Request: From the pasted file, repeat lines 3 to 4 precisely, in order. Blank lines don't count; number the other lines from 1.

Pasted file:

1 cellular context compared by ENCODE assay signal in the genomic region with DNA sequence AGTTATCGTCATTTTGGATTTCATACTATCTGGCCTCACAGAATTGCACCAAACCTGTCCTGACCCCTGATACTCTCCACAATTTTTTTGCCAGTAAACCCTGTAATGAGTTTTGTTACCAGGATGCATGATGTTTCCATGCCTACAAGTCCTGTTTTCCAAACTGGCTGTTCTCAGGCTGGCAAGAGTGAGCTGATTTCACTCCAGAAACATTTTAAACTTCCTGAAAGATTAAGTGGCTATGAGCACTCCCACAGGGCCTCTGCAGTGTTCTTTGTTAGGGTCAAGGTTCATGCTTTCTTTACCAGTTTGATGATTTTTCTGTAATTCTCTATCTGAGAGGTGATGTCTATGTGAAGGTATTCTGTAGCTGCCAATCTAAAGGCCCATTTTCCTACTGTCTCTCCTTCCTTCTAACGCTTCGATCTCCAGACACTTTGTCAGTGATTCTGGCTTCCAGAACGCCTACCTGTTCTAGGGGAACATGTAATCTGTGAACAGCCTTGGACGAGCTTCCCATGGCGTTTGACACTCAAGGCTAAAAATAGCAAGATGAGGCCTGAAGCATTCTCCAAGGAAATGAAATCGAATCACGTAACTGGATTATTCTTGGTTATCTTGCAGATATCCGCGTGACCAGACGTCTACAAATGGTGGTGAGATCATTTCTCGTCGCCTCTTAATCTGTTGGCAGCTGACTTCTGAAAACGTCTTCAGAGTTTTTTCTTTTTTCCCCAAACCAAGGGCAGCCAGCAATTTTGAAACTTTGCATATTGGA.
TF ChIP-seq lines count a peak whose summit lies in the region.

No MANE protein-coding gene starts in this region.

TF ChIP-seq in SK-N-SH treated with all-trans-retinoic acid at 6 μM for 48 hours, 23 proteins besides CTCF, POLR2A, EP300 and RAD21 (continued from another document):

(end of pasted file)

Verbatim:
No MANE protein-coding gene starts in this region.

TF ChIP-seq in SK-N-SH treated with all-trans-retinoic acid at 6 μM for 48 hours, 23 proteins besides CTCF, POLR2A, EP300 and RAD21 (continued from another document):